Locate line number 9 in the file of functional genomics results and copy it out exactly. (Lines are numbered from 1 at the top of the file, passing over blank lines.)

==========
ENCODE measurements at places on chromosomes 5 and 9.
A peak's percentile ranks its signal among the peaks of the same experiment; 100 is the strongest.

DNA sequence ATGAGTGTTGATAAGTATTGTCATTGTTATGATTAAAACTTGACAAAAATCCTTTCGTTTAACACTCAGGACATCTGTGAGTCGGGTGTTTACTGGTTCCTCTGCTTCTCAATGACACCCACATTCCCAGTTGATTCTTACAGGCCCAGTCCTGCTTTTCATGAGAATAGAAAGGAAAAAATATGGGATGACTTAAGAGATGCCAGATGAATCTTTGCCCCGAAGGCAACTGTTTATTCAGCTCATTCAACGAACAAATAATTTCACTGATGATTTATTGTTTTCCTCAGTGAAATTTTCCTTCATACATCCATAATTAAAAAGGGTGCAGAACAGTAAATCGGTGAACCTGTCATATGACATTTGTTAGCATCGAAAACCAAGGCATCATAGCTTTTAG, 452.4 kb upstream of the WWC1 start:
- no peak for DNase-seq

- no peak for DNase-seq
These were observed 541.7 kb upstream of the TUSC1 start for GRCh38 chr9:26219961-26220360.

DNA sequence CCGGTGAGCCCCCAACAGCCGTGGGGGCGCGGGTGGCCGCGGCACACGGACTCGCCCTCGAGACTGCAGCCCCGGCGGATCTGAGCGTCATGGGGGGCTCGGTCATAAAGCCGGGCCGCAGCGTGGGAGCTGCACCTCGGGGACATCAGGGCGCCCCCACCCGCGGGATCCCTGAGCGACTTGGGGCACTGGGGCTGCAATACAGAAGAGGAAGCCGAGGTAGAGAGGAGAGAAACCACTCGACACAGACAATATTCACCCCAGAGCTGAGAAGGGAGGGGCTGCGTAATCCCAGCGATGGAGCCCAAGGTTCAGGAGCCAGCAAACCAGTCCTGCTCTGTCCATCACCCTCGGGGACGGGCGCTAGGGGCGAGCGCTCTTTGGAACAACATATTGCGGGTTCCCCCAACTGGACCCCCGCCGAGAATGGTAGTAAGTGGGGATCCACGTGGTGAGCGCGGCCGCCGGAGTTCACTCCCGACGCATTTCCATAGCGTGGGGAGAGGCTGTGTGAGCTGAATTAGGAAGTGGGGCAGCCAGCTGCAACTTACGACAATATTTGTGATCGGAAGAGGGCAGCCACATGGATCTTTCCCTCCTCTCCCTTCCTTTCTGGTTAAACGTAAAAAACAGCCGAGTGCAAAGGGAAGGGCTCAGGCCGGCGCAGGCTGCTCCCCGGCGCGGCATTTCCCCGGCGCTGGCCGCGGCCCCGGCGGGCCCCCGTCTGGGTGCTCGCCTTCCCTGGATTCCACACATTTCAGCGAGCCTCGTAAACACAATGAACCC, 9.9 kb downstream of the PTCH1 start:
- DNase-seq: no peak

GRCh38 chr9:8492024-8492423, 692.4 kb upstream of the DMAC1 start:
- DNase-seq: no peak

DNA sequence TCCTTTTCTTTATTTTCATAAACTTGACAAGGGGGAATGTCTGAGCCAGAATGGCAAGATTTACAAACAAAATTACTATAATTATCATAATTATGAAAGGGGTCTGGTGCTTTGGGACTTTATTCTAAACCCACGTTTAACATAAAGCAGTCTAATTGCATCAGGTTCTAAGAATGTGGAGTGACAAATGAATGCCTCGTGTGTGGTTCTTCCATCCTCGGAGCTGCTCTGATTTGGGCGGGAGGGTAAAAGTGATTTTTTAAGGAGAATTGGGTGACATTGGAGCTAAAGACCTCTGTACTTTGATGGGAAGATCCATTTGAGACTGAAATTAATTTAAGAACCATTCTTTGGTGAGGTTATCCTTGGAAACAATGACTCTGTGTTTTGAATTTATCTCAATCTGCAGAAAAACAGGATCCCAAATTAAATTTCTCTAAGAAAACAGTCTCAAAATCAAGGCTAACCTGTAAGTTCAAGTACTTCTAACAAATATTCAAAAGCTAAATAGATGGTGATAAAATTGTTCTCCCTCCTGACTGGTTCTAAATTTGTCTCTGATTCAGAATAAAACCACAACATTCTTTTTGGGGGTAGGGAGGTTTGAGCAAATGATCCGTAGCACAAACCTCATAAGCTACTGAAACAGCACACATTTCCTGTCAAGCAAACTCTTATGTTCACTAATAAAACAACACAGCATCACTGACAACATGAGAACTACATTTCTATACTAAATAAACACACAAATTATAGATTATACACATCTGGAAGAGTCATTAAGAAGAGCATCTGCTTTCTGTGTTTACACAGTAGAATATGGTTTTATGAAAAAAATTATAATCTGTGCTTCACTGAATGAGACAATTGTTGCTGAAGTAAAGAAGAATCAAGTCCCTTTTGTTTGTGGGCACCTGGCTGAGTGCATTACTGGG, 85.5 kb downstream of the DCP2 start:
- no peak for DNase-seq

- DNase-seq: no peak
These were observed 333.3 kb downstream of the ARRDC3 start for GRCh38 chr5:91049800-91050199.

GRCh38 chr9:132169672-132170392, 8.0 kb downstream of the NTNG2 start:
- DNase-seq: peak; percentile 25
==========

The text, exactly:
GRCh38 chr9:8492024-8492423, 692.4 kb upstream of the DMAC1 start: